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Veeam backup repository design

Best practice

  • Ensure you comply with the 3-2-1 rule
  • Physical repositories are recommended where possible (ideally combined with proxy role using backup from storage snapshots).
  • Calculate one repository core per three proxy cores
  • Calculate 4GB RAM per repository CPU core
  • The recommended minimum for a repository is two cores and 8GB RAM

Repository server placement

The Veeam Backup Repository can be located wherever the environment allows it. The most common design has a primary backup on-site and a backup copy off-site.

The key recommendation is to follow the 3-2-1 rule.

  • Three copies of the data (production, backup and backup-copy)
  • Two different media
  • One copy off-site

Repository server sizing

At the repository a task slot correlates to a concurrently processed disk which would have been calculated as part of the proxy sizing. See Backup Proxy Design for details.

The quantity of cores required can be calculated by dividing the proxy core count by three. For example:

Proxy: 20 cores / 3 = 7 cores (rounded up)

The reason for the three value is that the CPU consuming compression is done on the proxy side. That allows more than a single task per-core at the repository.

To calculate the required RAM, take the repository core-count and multiply with 4GB. For example:

7 cores * 4 = 28GB RAM

Always use 64 KB block allocation size. For ReFS based file systems the recommendation is to add 0.5GB RAM per TB of ReFS storage. However, you don’t have to scale this indefinitely. 128GB of RAM is often sufficient for the task, with OS and ReFS requirements if the total ReFS volume size of the server is below ~200TB. Depending on the ReFS size or task requirements you may want to add up more memory but there should be no need to go over 256 GB.

A word of caution about ReFS file systems and thin provisioned LUNs: ReFS does not support trim, unless on storage spaces, so space reclamation will not take place. For this reason, it’s recommended to use thick provisioned LUNs with ReFS.

Please see the full list of operations that consume task slots at the bottom of this page.

One known issue that requires attention is fragmentation of the ReFS filesystem, which is inevitable as clone operations are executed regularly.

Fragmentation affects negatively read performance, and even those reads that would normally be sequential will basically become random operations.

There are tools to defragment ReFS, but they should be used with caution, as it takes a long time for the procedure to complete and they generate a heavy performance hit.

Physical or virtual?

In general, we recommend whenever possible to use physical machines as repositories, in order to maximize performance and have a clear separation between the production environment that needs to be protected and the backup storage. It is also recommended to combine this with the proxy role if backup from Storage Snapshots, Direct SAN backup or NBD transport modes are be used. This keeps overheads on the virtual environment and network to a minimum.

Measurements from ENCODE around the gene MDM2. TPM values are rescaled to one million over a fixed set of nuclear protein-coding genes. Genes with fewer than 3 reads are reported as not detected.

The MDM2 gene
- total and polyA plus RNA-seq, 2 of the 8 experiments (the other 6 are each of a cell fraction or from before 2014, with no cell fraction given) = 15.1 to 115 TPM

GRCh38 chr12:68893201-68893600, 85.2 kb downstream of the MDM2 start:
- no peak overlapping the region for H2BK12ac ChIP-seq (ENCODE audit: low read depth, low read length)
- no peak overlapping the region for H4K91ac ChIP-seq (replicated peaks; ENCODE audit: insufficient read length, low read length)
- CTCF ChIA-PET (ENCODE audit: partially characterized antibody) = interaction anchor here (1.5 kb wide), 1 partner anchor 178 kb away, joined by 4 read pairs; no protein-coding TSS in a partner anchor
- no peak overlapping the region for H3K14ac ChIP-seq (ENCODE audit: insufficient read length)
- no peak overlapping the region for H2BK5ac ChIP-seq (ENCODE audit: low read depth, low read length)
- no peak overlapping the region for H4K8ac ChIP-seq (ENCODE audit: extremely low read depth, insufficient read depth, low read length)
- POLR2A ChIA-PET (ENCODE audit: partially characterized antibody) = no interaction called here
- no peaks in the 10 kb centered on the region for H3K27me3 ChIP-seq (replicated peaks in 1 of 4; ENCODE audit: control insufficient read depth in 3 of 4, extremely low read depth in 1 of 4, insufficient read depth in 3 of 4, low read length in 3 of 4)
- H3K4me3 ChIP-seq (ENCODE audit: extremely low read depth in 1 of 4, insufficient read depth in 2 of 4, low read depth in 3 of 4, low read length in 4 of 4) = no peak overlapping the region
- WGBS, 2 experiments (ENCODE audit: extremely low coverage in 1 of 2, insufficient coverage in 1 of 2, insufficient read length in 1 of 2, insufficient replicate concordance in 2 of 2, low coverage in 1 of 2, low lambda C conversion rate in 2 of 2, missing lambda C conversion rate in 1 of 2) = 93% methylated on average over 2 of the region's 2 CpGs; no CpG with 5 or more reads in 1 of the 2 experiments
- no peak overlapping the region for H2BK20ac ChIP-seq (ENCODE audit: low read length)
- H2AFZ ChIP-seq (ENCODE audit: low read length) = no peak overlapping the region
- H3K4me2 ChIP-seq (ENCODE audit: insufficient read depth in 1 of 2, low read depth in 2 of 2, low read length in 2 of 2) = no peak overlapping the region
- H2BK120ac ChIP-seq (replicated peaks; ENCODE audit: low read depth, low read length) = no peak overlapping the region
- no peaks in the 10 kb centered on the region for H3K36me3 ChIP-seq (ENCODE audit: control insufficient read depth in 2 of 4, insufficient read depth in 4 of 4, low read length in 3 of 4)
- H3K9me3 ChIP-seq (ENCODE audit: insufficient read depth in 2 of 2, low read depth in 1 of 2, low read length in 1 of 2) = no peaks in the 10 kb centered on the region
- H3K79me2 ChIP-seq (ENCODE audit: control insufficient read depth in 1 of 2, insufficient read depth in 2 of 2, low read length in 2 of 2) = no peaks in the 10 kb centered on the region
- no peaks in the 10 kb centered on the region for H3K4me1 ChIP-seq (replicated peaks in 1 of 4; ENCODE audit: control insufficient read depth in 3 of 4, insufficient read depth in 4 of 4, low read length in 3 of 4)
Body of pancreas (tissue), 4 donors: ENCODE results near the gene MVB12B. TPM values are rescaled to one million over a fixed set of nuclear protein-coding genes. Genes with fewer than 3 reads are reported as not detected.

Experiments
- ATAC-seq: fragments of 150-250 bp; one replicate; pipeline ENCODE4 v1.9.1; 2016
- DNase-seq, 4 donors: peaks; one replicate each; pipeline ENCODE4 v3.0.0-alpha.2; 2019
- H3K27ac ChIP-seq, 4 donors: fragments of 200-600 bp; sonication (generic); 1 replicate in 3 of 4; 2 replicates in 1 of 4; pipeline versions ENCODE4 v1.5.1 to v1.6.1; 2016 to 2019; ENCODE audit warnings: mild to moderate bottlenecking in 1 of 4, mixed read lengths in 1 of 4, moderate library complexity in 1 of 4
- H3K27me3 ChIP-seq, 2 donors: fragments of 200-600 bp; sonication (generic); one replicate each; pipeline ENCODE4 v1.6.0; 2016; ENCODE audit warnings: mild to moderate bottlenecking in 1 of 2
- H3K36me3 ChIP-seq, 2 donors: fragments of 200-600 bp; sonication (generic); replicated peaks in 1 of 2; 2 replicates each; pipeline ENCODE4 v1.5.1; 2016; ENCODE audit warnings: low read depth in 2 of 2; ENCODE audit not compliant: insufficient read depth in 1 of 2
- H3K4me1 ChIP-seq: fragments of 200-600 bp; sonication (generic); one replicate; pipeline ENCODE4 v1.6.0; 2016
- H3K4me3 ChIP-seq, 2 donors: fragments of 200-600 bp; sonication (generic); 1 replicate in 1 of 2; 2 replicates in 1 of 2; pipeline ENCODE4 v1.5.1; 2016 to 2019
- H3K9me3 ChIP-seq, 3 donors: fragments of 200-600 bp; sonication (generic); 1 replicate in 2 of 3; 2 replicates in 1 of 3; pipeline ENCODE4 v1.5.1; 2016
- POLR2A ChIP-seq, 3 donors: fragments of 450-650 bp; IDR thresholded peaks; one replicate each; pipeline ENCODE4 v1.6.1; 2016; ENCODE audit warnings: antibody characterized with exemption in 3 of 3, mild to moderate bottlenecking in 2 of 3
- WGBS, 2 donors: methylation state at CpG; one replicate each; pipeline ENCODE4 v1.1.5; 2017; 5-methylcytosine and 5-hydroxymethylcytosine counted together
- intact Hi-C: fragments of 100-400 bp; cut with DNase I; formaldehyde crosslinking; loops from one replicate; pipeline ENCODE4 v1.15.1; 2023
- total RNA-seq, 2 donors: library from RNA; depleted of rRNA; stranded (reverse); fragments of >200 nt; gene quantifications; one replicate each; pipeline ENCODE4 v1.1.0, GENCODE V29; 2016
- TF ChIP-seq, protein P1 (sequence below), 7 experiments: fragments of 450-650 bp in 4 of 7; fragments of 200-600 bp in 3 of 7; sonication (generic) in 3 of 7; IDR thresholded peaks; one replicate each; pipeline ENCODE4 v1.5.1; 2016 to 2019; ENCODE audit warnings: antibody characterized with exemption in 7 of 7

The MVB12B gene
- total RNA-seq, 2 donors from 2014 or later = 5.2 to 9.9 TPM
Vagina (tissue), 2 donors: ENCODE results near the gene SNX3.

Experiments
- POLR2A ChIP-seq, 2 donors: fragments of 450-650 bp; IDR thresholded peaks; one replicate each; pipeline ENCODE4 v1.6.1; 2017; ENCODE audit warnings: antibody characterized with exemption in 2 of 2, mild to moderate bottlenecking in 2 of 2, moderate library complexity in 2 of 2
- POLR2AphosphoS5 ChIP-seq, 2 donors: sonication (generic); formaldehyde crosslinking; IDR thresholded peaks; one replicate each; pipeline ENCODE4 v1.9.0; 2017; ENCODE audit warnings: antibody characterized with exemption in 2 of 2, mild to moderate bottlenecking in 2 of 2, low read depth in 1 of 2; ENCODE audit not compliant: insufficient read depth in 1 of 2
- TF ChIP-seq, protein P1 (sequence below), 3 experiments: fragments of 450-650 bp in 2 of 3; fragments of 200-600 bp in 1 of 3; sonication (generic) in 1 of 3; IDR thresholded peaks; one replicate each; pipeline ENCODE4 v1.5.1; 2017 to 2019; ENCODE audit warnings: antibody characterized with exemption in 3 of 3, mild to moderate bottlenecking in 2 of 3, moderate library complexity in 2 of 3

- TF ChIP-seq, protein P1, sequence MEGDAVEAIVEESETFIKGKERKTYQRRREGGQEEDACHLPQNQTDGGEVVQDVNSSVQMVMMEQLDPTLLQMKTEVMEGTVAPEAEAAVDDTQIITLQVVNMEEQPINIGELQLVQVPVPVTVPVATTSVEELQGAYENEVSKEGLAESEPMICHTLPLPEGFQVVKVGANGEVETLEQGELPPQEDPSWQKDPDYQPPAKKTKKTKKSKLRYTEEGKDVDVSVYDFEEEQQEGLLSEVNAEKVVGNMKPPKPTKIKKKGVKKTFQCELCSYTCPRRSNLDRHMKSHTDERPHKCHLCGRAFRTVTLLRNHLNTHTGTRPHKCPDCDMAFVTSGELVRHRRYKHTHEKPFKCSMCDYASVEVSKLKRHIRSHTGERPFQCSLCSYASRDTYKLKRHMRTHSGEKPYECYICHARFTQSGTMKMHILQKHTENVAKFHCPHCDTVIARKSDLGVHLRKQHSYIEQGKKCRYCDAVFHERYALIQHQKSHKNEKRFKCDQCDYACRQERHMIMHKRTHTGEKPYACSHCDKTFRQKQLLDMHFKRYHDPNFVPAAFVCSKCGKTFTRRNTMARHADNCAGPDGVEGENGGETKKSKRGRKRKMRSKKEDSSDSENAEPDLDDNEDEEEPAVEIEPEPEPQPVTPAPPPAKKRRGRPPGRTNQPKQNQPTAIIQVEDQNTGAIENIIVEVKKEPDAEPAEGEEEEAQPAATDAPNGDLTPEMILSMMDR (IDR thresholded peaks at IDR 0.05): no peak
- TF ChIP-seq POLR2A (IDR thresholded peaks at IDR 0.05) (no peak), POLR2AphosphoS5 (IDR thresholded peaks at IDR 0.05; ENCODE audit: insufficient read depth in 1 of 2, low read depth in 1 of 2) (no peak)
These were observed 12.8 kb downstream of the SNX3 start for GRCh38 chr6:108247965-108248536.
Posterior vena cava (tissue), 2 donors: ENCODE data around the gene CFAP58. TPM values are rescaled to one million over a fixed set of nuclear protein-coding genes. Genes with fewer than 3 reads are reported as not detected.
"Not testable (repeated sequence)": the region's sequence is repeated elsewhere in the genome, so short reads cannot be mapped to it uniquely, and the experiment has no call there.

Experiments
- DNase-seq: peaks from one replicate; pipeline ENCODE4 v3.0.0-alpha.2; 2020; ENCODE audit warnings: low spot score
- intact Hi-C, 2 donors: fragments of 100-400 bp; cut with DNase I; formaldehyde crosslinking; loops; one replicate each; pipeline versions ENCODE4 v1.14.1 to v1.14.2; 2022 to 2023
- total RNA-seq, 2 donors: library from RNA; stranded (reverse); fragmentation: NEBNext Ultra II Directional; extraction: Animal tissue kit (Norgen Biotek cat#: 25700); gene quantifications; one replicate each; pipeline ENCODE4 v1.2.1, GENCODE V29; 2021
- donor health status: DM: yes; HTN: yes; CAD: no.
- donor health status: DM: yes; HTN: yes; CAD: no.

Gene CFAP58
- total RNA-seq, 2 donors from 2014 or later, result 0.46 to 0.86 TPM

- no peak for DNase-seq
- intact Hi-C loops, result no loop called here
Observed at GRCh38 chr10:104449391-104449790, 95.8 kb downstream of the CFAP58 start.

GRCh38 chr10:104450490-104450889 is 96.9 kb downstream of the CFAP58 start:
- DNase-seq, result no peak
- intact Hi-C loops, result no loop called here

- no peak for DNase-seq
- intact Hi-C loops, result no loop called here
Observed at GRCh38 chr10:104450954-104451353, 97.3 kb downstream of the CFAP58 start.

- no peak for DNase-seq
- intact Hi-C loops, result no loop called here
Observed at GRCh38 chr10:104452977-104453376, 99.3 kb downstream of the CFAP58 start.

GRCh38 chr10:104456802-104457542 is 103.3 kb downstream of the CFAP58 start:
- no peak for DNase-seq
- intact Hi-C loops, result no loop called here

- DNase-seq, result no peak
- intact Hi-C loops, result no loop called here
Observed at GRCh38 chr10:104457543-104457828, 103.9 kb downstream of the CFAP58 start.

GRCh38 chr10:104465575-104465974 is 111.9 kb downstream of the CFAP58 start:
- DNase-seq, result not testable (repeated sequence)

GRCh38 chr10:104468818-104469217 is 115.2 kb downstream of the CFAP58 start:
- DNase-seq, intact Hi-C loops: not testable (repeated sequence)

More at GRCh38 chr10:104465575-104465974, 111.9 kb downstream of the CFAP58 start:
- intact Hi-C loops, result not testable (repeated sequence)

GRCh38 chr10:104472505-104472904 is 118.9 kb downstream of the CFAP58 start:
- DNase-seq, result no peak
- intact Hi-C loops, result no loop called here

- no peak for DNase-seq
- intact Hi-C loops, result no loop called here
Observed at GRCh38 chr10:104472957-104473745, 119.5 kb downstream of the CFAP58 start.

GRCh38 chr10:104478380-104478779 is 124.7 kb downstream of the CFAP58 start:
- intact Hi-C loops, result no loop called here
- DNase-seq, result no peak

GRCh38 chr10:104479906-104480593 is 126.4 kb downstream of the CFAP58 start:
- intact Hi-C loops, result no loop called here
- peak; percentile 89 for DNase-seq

Virtual repository considerations

If you choose to use a virtual machine as a repository or gateway server, keep in mind that the storage, the associated transport media and the network will be heavily occupied.

The best practice is to avoid using the same storage for backups and production. The loss of this single system would lead to the loss of both copies of the data, the production and the backups.

It is also recommended not to use VMFS based disks. If the disk was to be lost or corrupted, then all the backup data would also be lost as well. It is recommend that the repository VM either uses directly mounted iSCSI, or as RDMs in Physical access mode. This allows the disks to be either be reattached to a VM in a new cluster, or to a physical server.

The available network and storage bandwidth of the hypervisor needs to be considered when using a virtual repository. The reason for this is that the bandwidth from each proxy will converge on that ESXi host(s) where the repository runs.

Also take into account that multiple virtual repositories may be running on the same hypervisor host because of DRS (distributed resource scheduling). Consider using anti-affinity rules to keep repositories on different hosts to avoid network bottlenecks.

Virtual Linux Hardened Repository

Virtual Hardened Repositories are NOT recommended for production environments. They should only be used for testing purposes.

The reason for this is that the attack surface is greatly increased as you not only need to secure the Linux OS, but also the VM running in VMware. This includes heavily locking down user management permissions on the VM as well as access to the VM via the console.

Ideally the Linux Hardened Repository should be an administratively and physically isolated system.

Repository task slot use reference


Backup type Tasks
VMware/Hyper-V One per disk
Nutanix One per VM
Veeam Agent for Windows One per disk
Veeam Agent for Linux One per machine

Merges and synthetic operations

Hypervisor Repository setting Tasks
VMware/Hyper-V Per-Job One per Job
VMware/Hyper-V Per-Machine One per VM
Nutanix AHV Per-Job One per VM
Nutanix AHV Per-Machine One per VM

Backup copies

Hypervisor Tasks
VMware/Hyper-V/ AHV One per VM

Capacity-Tier offload

Type Tasks
Machines One task per backup chain offloading
Database plugins (v11) one plug-in job offloading

Enterprise application plug-ins

Type Tasks
SAP HANA Depends on the services
RMAN One Per-RMAN channel
MSSQL One per-parallel data stream

At restore plug-ins do not consume task slots as we cannot control how many restore streams are started by design of the backup applications.

Log backups

Type Tasks
Log shipping (backup) One task per machine
Backup copy job one task per machine


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